This thesis is composed of three independent chapters in applied microeconomics. The first chapter contributes to the growing literature on parenting in economics, by providing causal evidence of the impact of parenting on child development. The second and third chapters belong to the field of labour economics, the former analysing gender differences in career choices in a unique setting, and the latter causally estimating the impact of local labour market gender composition on workers’ behaviours. Even though the three chapters are distant in terms of topics, they have one important similarity: they all answer societal questions, by relying on observational data and putting great importance on the technics used to identify the parameters of interest.
The first chapter studies the long-term effects of growing up with more or less protective parents. To induce quasi-experimental variation in parental attitudes, we focus on rare but shocking events: nearby child kidnappings. Using geo-localized information from the PSID and a matching strategy (of U.S. counties), we find that the occurrence of a kidnapping causes a decrease in children’s cognitive skills and lowers the probability of finishing high school. Turning to mechanisms, we find no evidence that kidnappings make parents or children more neurotic. However, they change parenting style, limiting the time children spend unsupervised and decreasing parental involvement.
The second chapter studies gender differences in early occupational choices in a con-text in which the traditional explanations for occupational segregation, namely human capital investment and discrimination, are shut down. This setting allows to focus on the role of individual preferences for particular job attributes in explaining gender-based occupational segregation. Using unique data on the mechanism used in France to allocate medical students to residency positions, we find that men and women facing virtually equivalent occupational choice sets make drastically different career choices. We show that this result holds when focusing on unconstrained choices, which suggests that preferences for job attributes play an important role in determining gender-based occupational segregation. We then estimate gender differences in preferences for these job attributes when facing external constraints on their choices, relying on an incentivized preference elicitation mechanism. We do not find evidence suggesting that men and women differ in their propensity to prefer location over occupation.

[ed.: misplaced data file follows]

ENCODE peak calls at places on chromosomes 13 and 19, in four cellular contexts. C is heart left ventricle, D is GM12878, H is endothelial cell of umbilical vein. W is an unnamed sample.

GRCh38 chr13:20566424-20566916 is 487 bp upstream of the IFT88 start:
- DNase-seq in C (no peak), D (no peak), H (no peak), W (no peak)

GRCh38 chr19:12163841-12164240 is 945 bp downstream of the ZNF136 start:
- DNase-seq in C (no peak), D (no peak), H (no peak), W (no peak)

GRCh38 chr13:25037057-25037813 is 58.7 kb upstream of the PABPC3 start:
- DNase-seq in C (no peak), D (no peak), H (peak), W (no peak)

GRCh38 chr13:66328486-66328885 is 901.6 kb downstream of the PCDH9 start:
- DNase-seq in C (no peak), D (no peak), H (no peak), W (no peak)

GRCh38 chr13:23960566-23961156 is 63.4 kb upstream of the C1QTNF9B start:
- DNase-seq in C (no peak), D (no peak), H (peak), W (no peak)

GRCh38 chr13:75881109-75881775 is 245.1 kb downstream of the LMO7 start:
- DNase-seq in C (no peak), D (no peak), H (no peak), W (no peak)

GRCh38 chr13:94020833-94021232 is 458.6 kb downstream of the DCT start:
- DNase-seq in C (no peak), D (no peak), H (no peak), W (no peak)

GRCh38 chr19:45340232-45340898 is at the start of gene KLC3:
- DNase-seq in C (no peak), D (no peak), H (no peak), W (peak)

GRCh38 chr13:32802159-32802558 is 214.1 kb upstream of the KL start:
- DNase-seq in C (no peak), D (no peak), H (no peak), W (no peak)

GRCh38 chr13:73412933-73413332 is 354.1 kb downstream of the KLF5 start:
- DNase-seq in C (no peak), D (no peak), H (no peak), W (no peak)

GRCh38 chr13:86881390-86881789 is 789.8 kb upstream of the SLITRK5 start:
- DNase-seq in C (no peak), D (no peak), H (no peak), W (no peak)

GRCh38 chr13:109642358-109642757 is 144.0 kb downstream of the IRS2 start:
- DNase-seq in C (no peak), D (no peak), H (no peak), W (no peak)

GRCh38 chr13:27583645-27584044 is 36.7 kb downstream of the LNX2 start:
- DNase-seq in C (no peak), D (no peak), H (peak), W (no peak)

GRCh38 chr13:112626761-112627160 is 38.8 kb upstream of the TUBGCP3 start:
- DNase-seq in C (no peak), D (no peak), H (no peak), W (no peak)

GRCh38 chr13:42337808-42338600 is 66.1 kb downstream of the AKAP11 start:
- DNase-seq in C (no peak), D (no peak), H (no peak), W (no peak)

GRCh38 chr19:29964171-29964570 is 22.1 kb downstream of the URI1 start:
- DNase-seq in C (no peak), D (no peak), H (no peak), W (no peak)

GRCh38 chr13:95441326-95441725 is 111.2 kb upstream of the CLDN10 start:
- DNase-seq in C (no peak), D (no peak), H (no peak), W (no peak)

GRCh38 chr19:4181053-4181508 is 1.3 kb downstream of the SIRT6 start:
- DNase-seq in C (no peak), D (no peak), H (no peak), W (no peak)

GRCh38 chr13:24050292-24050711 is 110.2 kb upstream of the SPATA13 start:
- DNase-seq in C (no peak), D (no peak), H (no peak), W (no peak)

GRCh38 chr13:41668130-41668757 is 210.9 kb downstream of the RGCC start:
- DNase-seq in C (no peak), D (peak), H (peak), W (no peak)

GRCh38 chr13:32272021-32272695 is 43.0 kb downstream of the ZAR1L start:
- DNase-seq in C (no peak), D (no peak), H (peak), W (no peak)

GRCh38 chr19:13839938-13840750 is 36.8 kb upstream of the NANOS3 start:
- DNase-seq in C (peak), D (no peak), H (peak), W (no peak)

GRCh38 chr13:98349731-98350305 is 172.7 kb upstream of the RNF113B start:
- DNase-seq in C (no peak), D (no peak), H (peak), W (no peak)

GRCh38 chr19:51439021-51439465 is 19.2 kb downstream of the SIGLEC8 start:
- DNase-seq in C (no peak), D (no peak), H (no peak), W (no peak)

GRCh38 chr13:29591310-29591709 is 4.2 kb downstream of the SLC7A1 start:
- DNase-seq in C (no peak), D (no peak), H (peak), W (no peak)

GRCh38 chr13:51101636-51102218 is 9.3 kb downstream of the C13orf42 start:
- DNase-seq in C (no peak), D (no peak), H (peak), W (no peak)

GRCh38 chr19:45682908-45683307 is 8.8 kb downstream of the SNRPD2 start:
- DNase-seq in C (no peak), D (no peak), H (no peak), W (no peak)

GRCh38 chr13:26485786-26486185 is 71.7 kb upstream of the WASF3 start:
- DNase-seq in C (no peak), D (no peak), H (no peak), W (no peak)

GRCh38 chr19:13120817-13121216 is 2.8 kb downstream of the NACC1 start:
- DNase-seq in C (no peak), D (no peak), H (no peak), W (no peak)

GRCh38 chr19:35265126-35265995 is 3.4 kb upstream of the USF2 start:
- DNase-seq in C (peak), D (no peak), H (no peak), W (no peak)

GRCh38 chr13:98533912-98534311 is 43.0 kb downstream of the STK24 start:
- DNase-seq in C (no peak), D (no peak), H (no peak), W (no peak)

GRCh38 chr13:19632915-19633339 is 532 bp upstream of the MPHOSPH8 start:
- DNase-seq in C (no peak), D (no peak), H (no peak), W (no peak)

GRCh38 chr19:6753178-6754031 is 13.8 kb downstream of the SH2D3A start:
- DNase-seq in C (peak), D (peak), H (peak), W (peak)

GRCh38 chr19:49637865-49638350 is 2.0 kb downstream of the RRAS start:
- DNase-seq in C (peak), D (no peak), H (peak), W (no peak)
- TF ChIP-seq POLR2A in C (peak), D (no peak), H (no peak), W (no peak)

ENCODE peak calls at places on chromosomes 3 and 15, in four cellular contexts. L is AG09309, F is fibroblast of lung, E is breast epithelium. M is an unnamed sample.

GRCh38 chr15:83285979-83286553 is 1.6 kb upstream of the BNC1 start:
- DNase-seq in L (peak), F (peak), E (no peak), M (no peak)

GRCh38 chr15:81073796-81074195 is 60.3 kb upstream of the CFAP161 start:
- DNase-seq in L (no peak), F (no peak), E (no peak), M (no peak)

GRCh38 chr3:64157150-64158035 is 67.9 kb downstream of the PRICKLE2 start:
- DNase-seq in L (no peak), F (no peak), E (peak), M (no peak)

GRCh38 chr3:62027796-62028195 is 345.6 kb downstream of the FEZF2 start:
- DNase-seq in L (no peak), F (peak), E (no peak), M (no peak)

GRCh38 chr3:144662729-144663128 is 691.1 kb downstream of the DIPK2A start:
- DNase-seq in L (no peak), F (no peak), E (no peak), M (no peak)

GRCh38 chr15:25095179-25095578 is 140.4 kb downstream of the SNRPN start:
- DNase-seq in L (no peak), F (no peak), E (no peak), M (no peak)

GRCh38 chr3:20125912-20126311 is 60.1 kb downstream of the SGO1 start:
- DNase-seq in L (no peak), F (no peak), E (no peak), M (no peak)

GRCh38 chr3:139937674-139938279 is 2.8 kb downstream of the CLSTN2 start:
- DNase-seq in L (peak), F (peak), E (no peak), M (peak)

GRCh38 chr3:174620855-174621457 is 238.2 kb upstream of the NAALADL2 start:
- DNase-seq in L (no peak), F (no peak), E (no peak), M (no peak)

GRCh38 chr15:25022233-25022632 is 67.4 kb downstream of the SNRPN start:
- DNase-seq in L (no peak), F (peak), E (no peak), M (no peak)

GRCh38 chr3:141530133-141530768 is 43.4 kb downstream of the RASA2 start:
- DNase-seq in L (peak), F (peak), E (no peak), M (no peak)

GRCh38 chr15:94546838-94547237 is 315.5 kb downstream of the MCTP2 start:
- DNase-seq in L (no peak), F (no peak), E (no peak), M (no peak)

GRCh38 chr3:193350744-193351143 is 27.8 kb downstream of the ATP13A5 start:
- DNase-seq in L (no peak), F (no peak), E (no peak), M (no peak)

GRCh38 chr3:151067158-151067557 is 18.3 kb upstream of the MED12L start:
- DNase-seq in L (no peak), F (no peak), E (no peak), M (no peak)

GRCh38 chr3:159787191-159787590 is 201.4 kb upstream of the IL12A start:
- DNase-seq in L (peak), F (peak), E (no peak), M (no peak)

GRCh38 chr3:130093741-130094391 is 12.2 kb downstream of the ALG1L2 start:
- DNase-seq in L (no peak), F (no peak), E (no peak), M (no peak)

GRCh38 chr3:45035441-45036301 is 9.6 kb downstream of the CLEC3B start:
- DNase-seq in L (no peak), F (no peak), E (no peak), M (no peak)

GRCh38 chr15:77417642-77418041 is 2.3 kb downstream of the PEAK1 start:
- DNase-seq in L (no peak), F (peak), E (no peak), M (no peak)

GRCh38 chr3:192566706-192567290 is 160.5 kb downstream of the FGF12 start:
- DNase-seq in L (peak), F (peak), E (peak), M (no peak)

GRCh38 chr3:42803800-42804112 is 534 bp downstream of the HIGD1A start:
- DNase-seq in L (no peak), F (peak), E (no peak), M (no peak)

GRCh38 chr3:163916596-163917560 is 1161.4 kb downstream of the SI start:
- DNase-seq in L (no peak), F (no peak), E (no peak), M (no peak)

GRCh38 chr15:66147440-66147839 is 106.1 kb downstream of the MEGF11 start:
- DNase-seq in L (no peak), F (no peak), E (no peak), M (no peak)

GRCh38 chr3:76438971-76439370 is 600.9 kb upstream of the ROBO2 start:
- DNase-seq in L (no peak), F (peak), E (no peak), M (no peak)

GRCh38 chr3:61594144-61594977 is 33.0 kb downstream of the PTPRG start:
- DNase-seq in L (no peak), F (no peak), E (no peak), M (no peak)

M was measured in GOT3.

Motivated by the observation that there exists a gender gap in the amount that free-billing physicians decide to set in France (thereafter exceedances), the third chapter studies the effect of local gender composition on physicians’ tarification behaviour and activity. To isolate the effect of gender composition from potential confounding factors, I use (i) the panel dimension of the data to get rid of unobserved heterogeneity, and (ii) an instrumental variable strategy solving the endogeneity of gender composition to shocks to the local environment. I use data on the universe of French private physicians, and construct local labour markets using information on commuting times. I find that an increase in female composition leads to an increase in fees, exceedances and number of procedures performed, on average. When looking at men and women separately, I find that while the effect on fees and number of procedures is similar for both genders, feminization increases men’s exceedances, and marginally reduces women’s. I also find that the effect on men’s exceedances is concentrated towards the middle of the female composition distribution, while the negative effect on women is driven by local labour markets on which the share of women is already high.